Similar effects were observed from tariff liberalization in export markets outside the EAC, but the impact was much smaller. The positive impact might be because technological upgrading, induced by trade liberalization, enables women to have more access to jobs previously dominated by men. It should be highlighted that the positive effects observed only for production workers might also be indicative of cost-cutting strategies by exporting firms. Especially given the gender wage gap, firms might be hiring relatively more women production workers to reduce unit costs. It is, therefore, critical to enforce labour protection laws. Finally, firms that are export-oriented and have international certification tend to employ more women than others.

Mainstreaming Gender in Trade Policy

A number of policy instruments emerge as priority areas to support gender mainstreaming in trade policy in the EAC. The same instruments may prove useful in other regional settings as well, given the similar constraints and issues faced by women under trade reforms. There is a need for both supply-side and demand-side policies to ease the transfer of labour from agriculture to expanding sectors.

  • On the supply side: besides expanding formal higher education, training and skill development programs targeting women need to be expanded in higher value-added sectors. Moreover, credit and entrepreneurship programs and programs to support gender-equitable land tenure are important to ease women’s access to key resources. Increased availability of childcare facilities is also critical to reduce women’s unpaid care burden.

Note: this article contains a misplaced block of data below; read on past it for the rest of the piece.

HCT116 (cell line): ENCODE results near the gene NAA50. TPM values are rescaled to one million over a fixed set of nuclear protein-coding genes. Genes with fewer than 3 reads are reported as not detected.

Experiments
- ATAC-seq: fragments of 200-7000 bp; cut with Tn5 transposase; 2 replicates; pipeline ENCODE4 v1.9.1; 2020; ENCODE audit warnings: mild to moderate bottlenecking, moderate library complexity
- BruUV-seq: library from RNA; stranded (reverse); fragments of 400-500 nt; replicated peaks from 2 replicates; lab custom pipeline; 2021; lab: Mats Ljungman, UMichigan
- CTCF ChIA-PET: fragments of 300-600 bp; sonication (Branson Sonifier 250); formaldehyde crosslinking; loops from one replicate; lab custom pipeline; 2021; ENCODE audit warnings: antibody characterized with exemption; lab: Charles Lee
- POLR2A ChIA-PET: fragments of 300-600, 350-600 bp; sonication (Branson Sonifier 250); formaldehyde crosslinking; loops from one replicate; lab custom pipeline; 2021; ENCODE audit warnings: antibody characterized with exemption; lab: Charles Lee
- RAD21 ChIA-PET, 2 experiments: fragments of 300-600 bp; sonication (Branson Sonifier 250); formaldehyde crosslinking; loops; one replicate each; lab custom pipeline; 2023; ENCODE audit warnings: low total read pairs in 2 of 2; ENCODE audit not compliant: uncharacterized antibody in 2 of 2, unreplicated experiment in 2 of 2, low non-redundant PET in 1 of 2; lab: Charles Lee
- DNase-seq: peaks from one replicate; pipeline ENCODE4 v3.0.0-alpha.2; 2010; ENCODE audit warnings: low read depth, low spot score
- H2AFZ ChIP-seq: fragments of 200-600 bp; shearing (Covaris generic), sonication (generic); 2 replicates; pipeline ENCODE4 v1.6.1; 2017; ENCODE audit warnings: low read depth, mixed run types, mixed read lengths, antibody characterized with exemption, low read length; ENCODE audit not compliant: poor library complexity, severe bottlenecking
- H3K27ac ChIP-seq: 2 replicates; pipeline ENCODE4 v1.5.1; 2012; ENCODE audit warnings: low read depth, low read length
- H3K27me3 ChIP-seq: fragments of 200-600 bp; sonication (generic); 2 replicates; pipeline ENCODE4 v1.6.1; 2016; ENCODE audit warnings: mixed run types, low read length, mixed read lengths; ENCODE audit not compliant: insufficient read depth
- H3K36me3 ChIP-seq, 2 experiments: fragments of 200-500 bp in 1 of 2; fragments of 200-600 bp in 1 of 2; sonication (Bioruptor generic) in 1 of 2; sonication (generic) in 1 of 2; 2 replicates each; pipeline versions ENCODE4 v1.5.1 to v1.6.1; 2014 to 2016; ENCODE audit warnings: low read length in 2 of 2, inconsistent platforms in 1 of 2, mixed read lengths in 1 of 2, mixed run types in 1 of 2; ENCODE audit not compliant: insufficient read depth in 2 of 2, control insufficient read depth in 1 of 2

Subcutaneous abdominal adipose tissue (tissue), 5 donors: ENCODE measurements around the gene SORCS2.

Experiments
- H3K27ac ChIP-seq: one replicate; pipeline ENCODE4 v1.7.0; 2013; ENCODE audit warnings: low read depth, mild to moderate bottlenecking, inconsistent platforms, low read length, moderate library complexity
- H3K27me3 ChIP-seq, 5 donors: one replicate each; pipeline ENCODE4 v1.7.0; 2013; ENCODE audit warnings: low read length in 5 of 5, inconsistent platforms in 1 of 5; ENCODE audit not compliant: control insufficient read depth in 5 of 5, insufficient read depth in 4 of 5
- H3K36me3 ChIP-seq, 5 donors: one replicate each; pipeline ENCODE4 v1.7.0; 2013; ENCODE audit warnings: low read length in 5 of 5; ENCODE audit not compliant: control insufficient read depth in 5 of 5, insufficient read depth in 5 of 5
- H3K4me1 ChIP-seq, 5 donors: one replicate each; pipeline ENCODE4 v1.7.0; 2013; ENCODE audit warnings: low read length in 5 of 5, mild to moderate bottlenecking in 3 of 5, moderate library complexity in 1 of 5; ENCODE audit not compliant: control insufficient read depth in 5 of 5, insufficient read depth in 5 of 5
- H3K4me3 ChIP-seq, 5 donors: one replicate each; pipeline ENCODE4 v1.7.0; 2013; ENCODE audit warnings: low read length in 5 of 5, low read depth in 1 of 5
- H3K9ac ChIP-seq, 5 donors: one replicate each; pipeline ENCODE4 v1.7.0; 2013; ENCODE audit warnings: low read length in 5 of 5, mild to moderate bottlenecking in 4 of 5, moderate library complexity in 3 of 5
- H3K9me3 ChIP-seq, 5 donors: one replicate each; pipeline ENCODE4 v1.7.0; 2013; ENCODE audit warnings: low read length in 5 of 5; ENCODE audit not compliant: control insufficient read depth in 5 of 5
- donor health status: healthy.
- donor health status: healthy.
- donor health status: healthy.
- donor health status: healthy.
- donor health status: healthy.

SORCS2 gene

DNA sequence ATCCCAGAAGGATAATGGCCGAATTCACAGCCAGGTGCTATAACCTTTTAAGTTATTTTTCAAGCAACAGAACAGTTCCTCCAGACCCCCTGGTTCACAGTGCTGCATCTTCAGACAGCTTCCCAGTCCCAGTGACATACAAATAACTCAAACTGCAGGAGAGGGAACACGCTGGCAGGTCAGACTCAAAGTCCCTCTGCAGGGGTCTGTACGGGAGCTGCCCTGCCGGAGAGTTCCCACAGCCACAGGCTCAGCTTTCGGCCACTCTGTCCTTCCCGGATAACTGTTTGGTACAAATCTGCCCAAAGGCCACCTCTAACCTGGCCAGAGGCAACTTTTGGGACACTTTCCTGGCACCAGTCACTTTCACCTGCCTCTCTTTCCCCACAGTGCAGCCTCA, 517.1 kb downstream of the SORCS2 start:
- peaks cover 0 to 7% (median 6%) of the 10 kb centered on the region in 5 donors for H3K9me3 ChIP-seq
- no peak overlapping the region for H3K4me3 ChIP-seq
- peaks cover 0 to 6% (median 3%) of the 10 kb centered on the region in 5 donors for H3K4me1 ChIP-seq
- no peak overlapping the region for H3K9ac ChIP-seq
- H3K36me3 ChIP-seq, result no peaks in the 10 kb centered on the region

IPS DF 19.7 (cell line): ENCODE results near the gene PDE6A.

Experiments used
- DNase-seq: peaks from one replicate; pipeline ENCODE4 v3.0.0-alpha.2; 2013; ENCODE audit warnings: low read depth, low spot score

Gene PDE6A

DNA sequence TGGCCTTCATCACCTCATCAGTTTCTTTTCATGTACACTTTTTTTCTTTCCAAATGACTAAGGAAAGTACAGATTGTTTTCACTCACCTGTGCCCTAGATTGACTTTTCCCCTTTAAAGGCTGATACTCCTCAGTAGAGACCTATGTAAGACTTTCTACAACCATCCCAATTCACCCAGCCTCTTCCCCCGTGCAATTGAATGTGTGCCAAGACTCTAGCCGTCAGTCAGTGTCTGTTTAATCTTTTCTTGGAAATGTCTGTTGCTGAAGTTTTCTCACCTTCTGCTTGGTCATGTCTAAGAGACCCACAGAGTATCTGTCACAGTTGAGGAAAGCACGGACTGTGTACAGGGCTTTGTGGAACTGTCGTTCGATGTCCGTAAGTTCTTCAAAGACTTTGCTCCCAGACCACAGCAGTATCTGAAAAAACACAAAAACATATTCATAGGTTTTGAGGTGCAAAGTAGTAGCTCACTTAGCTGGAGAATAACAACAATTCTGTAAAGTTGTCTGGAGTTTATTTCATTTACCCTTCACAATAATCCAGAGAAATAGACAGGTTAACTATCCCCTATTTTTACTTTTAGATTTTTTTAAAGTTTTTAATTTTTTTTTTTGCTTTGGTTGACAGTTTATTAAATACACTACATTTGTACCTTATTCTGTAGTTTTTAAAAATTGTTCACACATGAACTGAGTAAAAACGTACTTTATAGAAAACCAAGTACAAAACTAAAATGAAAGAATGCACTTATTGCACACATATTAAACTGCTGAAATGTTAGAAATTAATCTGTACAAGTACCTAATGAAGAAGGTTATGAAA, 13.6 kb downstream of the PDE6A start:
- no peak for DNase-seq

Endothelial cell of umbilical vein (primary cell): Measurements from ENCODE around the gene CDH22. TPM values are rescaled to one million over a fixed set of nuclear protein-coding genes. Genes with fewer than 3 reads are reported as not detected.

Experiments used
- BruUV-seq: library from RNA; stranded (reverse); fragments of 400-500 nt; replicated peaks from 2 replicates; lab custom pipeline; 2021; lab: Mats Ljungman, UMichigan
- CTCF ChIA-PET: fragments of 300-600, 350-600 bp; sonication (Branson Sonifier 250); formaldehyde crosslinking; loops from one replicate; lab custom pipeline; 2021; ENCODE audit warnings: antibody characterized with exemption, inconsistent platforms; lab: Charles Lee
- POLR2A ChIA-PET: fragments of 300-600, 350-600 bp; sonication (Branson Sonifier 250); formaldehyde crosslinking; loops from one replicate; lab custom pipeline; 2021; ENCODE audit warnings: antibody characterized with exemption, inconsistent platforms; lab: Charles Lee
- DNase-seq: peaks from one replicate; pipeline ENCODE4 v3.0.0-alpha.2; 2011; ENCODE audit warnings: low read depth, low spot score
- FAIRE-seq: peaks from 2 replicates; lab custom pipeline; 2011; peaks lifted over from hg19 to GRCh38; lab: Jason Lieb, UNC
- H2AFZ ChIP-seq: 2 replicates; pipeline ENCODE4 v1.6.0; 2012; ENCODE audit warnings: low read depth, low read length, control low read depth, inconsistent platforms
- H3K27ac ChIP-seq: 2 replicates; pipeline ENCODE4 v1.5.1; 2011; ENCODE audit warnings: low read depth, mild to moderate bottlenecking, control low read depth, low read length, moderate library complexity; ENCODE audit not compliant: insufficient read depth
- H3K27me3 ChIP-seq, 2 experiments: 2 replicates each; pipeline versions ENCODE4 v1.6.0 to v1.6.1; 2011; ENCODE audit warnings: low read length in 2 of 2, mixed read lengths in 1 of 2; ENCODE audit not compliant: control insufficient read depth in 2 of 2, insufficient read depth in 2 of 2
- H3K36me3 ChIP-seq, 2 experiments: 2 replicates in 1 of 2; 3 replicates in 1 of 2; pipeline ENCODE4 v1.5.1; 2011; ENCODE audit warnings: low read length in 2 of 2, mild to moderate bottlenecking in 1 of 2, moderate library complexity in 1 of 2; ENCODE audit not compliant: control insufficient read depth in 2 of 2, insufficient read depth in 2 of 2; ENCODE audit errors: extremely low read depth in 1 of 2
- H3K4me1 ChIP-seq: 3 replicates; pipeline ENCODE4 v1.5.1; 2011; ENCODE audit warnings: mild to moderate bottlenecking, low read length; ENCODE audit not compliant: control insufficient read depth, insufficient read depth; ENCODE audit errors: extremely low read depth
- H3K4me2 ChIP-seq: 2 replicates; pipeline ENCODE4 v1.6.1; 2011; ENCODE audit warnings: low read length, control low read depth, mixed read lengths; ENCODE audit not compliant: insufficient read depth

• On the demand side: policies such as targeted input subsidies, technological investments and extension and advisory services could be a useful tool for expanding production in higher value-added sectors. Implementing incentive programs that encourage more domestic firms to open up to international markets and get international certification could also boost female employment in manufacturing.
  • Building capacity: gender-related capacity-building mechanisms (such as entrepreneurship and business training, skill development and access to finance, etc.) are critical for the successful participation of women in the economy under trade reforms. Some EAC members have already introduced such programs; however, they need to be developed further to extend their reach and impact, and they should be initiated in cases where they do not exist.
  • Market access and value chains: women’s associations and cooperatives should be supported to enhance women’s access to market information and opportunities. Gender-based value chain analyses need to be conducted to identify areas for intervention. Development assistance programs could also be designed so that they reach small entrepreneurs, many of whom are women, in value chains.

EAC members introduced various gender frameworks, and some EAC members introduced gender considerations into their trade policy. More recently, the East African Legislative Assembly passed the EAC Gender Equality and Development Bill on March 8, 2017, with the aim of harmonizing existing gender frameworks across members. EAC members may consider this bill as an opportunity to develop a region-wide approach to mainstreaming gender in trade policy. The EAC could play a leading role in uniform and improved collection of gender-disaggregated data and gender-sensitive implementation of SDGs. The EAC could also introduce regional funds as a leverage effect, build platforms for peer learning and monitor actions taken by members toward gender equality.

Finally, overcoming gender norms and stereotypes that impede or limit women’s successful participation in the economy under trade reforms requires long-term advocacy campaigns. The EAC could play a critical role by efficiently promoting such campaigns among its members.